- There are a number of programs that have support for DSSI plugins (e.g. Rosegarden, Qtractor). If you want to use a plugin without using one of these more extended programs, you can still load it with the 'jack-dssi-host' command. It takes the '.so' file as an argument, and optionally a colon and a label (e.g. "jack-dssi-host /usr/lib/dssi/synth.so:synth1"). This will start up the plugin, and provide the necessary audio and midi inputs/outputs in JACK and ALSA sequencer . There is also a GUI program called "Ghostess", which makes use of jack-dssi-host (but you will have to compile it from source).
- Examples of DSSI plugins are: Fluidsynth-DSSI, Xsynth-DSSI, Hexter, Whysynth, Sineshaper, dssi-vst... You can install a number of them with synaptic (search for dssi).
- LV2 is meant to be the successor of LADSPA. LV2 is designed to be extensible from the start. A number of extensions to LV2 already exist. One of them, for example, adds MIDI support, and makes it possible to write all kinds of software instruments.
- LV2 also tries to address a number of other limitations of the LADSPA plugin format. An example of this is the use of RDF (Resource Description Framework) for storing and retrieving all kinds of plugin information.
- LV2 plugins are normally installed in "/usr/[local]/lib/lv2". You can use the LV2_PATH environment variable to specify alternative locations.
- LV2 is still a young format, and not many applications currently support it. Examples of applications that do support LV2 are: Ardour (>= 2.5), Traverso. If you want to build a plugin, you will need to install the 'lv2core' package. Depending on the plugin, you might have to build and install LV2 extensions as well.
4. VST plugins on Linux
- VST support on Linux comes in two flavours. First of all, there is VST support with the help of Wine (Wine Is Not an Emulator). This makes it possible to use VST and VSTi plugins that are actually Windows specific libraries (".dll" files). Projects that use this method are FST and dssi-vst (to load a VST plugin using a DSSI host). In addition, if you build Ardour yourself, you can build it with this kind of VST support. This method will not work for every VST plugin. To see which plugins will work with Wine you can check this site.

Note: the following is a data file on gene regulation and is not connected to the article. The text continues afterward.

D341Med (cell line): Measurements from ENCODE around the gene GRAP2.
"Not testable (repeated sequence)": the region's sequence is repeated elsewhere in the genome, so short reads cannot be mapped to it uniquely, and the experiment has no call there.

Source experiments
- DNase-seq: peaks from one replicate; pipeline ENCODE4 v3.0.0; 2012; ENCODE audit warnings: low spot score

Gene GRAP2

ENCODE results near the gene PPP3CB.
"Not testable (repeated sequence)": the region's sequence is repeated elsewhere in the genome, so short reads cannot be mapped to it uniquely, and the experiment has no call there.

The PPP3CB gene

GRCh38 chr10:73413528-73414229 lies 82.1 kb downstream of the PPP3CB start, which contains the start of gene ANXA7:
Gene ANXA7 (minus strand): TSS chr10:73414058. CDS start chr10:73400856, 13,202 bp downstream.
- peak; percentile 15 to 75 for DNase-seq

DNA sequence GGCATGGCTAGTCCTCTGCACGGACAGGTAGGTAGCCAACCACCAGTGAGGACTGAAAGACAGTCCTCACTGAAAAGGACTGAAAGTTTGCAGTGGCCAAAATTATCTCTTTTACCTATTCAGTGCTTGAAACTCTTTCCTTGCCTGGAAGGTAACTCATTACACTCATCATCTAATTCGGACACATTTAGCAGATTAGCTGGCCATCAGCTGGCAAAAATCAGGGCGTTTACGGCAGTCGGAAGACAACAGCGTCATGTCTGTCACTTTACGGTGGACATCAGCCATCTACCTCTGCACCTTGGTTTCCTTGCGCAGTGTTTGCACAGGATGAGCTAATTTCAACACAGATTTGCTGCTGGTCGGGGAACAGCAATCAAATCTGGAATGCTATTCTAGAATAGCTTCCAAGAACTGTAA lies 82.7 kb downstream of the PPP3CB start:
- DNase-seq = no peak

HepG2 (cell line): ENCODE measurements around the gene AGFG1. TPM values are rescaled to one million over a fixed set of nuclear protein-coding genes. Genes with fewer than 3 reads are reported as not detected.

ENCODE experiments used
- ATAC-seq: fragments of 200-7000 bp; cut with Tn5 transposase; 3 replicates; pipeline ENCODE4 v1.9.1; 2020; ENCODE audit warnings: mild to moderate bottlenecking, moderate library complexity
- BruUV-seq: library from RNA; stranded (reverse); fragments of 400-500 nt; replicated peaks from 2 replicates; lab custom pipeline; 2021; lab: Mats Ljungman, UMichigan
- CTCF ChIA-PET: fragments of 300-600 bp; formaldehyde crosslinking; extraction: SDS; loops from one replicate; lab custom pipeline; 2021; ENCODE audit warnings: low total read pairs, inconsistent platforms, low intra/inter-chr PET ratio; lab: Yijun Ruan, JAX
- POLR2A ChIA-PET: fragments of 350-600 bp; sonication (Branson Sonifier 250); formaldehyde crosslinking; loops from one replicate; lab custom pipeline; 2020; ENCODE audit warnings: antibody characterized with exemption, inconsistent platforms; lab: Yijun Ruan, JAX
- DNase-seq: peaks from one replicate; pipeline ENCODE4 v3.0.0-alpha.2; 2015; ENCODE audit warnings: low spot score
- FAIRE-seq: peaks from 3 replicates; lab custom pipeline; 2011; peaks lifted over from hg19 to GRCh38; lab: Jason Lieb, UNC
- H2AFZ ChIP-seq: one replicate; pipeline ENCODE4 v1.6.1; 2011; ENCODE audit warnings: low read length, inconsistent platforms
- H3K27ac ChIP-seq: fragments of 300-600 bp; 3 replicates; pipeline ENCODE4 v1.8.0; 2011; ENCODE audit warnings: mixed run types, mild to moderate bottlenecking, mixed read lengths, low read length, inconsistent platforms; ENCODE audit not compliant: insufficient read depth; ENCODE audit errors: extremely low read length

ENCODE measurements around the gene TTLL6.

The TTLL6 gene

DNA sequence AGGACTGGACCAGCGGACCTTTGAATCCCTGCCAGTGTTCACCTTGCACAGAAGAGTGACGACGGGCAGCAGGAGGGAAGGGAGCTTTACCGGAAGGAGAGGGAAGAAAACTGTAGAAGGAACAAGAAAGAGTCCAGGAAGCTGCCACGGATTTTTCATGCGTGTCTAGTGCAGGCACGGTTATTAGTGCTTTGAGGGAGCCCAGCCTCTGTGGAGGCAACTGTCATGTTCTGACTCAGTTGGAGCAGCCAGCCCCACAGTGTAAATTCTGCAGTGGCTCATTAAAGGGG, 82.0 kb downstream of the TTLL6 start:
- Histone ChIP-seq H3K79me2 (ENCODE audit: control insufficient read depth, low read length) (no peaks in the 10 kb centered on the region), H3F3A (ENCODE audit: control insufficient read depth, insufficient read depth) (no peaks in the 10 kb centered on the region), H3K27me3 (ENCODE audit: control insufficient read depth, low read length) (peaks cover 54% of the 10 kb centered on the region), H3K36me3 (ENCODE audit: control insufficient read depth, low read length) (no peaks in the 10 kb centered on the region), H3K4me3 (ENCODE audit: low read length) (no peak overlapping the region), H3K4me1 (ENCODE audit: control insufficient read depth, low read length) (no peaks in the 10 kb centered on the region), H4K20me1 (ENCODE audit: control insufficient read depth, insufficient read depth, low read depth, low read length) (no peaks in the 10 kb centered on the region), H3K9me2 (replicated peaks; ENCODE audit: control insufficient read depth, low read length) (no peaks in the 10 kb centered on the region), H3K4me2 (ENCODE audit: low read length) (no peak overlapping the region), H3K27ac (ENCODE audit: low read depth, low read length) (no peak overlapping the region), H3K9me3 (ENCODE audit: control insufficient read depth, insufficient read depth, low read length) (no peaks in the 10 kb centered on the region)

- The second way is to use Linux native VST plugins. A number of VST plugins have been open sourced, and can be compiled for the Linux system. There is a program called "Jost" that can be used as a host for these plugins (but also for LADSPA and DSSI plugins). On the website of Jost, you will find a number of these plugins as well.
- dssi-vst: to compile this package from source you will need the DSSI headers (dssi-dev), wine and its headers (dev package), and liblo. Then type 'make', and 'sudo make install'. This will install the dsssi-vst adaptor in /usr/local/lib/dssi. Now you can install some VST plugins. This can be done by downloading the plugin (usually a zip file), and unzip it in a VST directory. A standard place would be '/usr/lib/vst', or '/usr/local/lib/vst'. Rosegarden, e.g. will automatically look in these directories (if the VST_PATH environment variable is not set). But to be sure that all programs find your plugins, it is best to set the VST_PATH variable to the directories of your choice. Now you should be able to use VST and VSTi plugins from within your LADSPA or DSSI host. But remember that this method has its limitations. Some plugins will work, but others won't.
- You can also start up multiple plugins, or multiple instances of a plugin with one 'jack-dssi-host' command. See the man page for more detail.